Susan showed me the recipe in the morning. I went grocery shopping. I made this for dinner same day. YUM!
3 tablespoons reduced-sodium soy sauce
3 tablespoons oyster sauce
1 tablespoon toasted sesame oil
1 tablespoon vegetable oil
12 ounces fresh or frozen (thawed) medium shrimp, peeled and deveined (I used cocktail shrimp which I added during last few minutes of the stir fry.
3 green onions, trimmed and cut into 2-inch pieces
1 tablespoon minced ginger
3 garlic cloves, sliced
3 baby bok choy (1 pound), trimmed and sliced
½ red bell pepper, cut into bite-size strips
1 14.2 ounce package precooked Hokkien noodles
Crushed red pepper or Sriracha (I used crushed red pepper.)
1/3 cup unsalted peanuts (My addition.)
- Step 1 In a small bowl whisk together soy sauce, oyster sauce, and sesame oil.
- Step 2 In a wok or extra-large skillet heat 1 tablespoon vegetable oil over medium-high. Add shrimp in a single layer and cook 2 minutes or until opaque, turning once. Remove to a plate. (I added cocktail shrimp at end.)
- Step 3 Add green onions, ginger, and garlic to wok. Cook and stir 30 seconds. Add bok choy and bell pepper; cook and stir 2 minutes.
- Step 4 Add noodles, shrimp, and soy sauce mixture to wok. Using tongs, toss ingredients until noodles are coated in sauce and heated through. If desired, top with crushed red pepper or Sriracha. Serve immediately. Serves 4
Based on a recipe from Better Homes & Gardens.
I said to Santa Claus (That's what we call our elderly neighbor who has a long white beard and is a avid gardener.) "I would love to have a few stalks of your rhubarb." He got up from his chair. He walked toward me. His hands in his overall pockets. "I make rhubarb jam. "The old-fashioned way. "The way my mother and grandmother made it. "I used Jell-o. That's right. Jell-o. "I cut enough rhubarb to give me five cups "Of one-quarter inch pieces. "I cover it all in a large saucepan with water. "And sugar. Three cups. "I let it sit overnight. "I boil it and then simmer. "For fifteen minutes. "Then I stir in the dry Jell-o." My dog is at my side. He is a very good boy. Santa says "What are you going to make? "A pie?" Or rhubarb, strawberry, raspberry tarte.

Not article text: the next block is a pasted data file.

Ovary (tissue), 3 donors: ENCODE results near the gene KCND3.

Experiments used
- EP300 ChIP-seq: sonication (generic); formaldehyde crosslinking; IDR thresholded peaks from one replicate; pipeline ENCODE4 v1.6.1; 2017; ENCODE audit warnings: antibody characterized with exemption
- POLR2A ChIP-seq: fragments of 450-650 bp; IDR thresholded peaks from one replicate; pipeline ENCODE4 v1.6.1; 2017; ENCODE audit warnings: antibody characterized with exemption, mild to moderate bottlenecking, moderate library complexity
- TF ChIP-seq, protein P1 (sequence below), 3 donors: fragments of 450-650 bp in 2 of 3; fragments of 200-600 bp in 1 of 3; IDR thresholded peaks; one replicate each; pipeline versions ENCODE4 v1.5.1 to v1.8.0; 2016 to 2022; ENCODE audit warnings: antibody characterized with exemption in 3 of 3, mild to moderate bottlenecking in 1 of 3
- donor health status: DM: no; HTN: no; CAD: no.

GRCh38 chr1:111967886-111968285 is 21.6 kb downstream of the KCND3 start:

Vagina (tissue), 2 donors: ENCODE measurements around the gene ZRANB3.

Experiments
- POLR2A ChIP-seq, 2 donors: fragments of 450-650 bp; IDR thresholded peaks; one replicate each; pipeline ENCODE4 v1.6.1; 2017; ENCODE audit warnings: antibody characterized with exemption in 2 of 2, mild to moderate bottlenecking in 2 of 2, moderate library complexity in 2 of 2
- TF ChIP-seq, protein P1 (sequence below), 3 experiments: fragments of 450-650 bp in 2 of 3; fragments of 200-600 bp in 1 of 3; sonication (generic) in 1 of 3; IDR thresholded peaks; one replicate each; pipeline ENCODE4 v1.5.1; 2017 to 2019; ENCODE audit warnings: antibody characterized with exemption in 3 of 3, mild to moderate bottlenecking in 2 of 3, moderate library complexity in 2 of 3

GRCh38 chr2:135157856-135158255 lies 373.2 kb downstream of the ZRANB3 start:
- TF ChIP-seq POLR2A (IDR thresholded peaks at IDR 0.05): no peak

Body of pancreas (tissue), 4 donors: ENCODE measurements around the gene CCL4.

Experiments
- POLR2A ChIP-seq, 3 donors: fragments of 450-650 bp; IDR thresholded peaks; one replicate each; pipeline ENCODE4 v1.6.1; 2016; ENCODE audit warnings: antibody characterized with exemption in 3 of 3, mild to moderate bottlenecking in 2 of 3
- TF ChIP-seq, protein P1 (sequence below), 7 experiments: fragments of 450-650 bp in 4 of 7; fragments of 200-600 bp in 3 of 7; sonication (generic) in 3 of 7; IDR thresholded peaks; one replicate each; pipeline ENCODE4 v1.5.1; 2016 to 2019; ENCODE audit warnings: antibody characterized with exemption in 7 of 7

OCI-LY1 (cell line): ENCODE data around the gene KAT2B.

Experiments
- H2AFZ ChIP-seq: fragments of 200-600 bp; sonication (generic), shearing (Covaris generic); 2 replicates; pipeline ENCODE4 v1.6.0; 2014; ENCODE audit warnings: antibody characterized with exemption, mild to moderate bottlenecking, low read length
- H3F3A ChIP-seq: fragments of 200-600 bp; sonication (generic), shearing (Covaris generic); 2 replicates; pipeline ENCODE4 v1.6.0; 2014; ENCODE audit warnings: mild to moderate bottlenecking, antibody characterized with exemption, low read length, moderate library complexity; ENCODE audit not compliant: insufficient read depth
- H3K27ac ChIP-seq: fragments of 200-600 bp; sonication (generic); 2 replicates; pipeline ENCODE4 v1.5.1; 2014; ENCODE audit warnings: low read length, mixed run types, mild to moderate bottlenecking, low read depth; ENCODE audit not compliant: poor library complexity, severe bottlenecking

"A beautiful bouquet, Bruce," Susan said. "Some of the flowers are dying. "I'm going to pick them off. "And you can photograph them."
And I did And we dumped them in the compost pile. Beautiful there, too. Other flowers and coffee filters (I hope the filters are recyclable!). Later in the morning I tied up the clematis plants And filled the hummingbird feeder. Now we wait.
Birdwatching is similar to gardening. Patience. Patience. "Bruce," Susan called to me. "When are you going "To start "Pulling up the roots "In your garden?" Soon, I thought. It is Back-breaking work. Last week I rototilled the garden. "Eyes to future," Susan said. "You make everything beautiful, Bruce. "Could you do me a favor, please? "I emptied the corks out of the vase "Holding the petunias. "They were dying. "Could you set the corks aside? "For me?"
And for ten, maybe twenty, minutes I sat and stared at the garden While Freddy eat his bone. I saw the garden As it soon will be.
I stood at the kitchen window. I watched the sparrow. The sparrow gathered our dog's fur. Freddy's fur. I wondered if the sparrow could fly With the weight of the fur in its beak. I watched the sparrow Fly with the fur. I watched the sparrow fly over the fence. I lost sight of the sparrow. In Sunday School we learned. "Are not two sparrows sold for a penny? Yet not one of them will fall to the ground outside your Father’s care." And “Therefore I tell you, do not worry about your life, what you will eat or drink; or about your body, what you will wear. Is not life more than food, and the body more than clothes? Look at the birds of the air; they do not sow or reap or store away in barns, and yet your heavenly Father feeds them." This is a Holy Mystery. Last Spring a robin built a nest In a wreath on our front door. I watched another robin Build a nest in our Weeping Cherry Tree. I watched a sparrow, too.
Recently, I watched on TV a food truck chef make Bread Pudding in her truck. It looked delicious and I remembered I often made Bread Pudding based upon a recipe from the following book:
I lost the book and mentioned this to Susan. And guess what? She bought me a copy.
It’s a great cookbook, a history book filled with vintage photos and “…great Creole and Cajun recipes from the city’s grand restaurants and modest cafes, from mansions and country kitchens, superbly clear directions, local cooking secrets.”
Here’s the recipe (Note: I added asparagus and I used cocktail shrimp which I added to the wok for the last few minutes: